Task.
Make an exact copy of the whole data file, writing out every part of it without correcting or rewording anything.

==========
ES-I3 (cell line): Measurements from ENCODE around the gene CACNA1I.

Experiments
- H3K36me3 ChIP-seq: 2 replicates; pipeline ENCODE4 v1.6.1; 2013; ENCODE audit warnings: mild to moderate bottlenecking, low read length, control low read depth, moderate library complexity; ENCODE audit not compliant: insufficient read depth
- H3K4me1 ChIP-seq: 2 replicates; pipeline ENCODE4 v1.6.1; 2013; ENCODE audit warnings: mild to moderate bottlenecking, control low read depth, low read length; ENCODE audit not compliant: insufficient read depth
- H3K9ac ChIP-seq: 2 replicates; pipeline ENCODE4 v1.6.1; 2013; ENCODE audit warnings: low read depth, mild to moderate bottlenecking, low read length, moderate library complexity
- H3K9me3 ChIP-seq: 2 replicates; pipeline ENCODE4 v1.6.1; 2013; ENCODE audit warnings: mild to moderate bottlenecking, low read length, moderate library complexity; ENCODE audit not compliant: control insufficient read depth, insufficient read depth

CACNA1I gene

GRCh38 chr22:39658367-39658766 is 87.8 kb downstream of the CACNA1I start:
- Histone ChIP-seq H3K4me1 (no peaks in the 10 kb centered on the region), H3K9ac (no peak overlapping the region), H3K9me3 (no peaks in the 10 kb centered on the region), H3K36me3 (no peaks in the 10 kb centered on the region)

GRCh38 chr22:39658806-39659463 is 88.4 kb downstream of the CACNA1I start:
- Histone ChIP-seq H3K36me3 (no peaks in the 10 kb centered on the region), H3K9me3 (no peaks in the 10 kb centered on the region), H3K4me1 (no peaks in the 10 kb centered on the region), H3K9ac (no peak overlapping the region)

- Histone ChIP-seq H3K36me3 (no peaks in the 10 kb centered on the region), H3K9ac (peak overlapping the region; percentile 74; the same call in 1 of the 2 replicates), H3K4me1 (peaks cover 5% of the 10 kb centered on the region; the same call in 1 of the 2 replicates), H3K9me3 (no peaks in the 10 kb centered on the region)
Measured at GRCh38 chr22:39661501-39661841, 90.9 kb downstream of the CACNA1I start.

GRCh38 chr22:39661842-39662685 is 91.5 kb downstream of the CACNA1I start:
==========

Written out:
ES-I3 (cell line): Measurements from ENCODE around the gene CACNA1I.

Experiments
- H3K36me3 ChIP-seq: 2 replicates; pipeline ENCODE4 v1.6.1; 2013; ENCODE audit warnings: mild to moderate bottlenecking, low read length, control low read depth, moderate library complexity; ENCODE audit not compliant: insufficient read depth
- H3K4me1 ChIP-seq: 2 replicates; pipeline ENCODE4 v1.6.1; 2013; ENCODE audit warnings: mild to moderate bottlenecking, control low read depth, low read length; ENCODE audit not compliant: insufficient read depth
- H3K9ac ChIP-seq: 2 replicates; pipeline ENCODE4 v1.6.1; 2013; ENCODE audit warnings: low read depth, mild to moderate bottlenecking, low read length, moderate library complexity
- H3K9me3 ChIP-seq: 2 replicates; pipeline ENCODE4 v1.6.1; 2013; ENCODE audit warnings: mild to moderate bottlenecking, low read length, moderate library complexity; ENCODE audit not compliant: control insufficient read depth, insufficient read depth

CACNA1I gene

GRCh38 chr22:39658367-39658766 is 87.8 kb downstream of the CACNA1I start:
- Histone ChIP-seq H3K4me1 (no peaks in the 10 kb centered on the region), H3K9ac (no peak overlapping the region), H3K9me3 (no peaks in the 10 kb centered on the region), H3K36me3 (no peaks in the 10 kb centered on the region)

GRCh38 chr22:39658806-39659463 is 88.4 kb downstream of the CACNA1I start:
- Histone ChIP-seq H3K36me3 (no peaks in the 10 kb centered on the region), H3K9me3 (no peaks in the 10 kb centered on the region), H3K4me1 (no peaks in the 10 kb centered on the region), H3K9ac (no peak overlapping the region)

- Histone ChIP-seq H3K36me3 (no peaks in the 10 kb centered on the region), H3K9ac (peak overlapping the region; percentile 74; the same call in 1 of the 2 replicates), H3K4me1 (peaks cover 5% of the 10 kb centered on the region; the same call in 1 of the 2 replicates), H3K9me3 (no peaks in the 10 kb centered on the region)
Measured at GRCh38 chr22:39661501-39661841, 90.9 kb downstream of the CACNA1I start.

GRCh38 chr22:39661842-39662685 is 91.5 kb downstream of the CACNA1I start: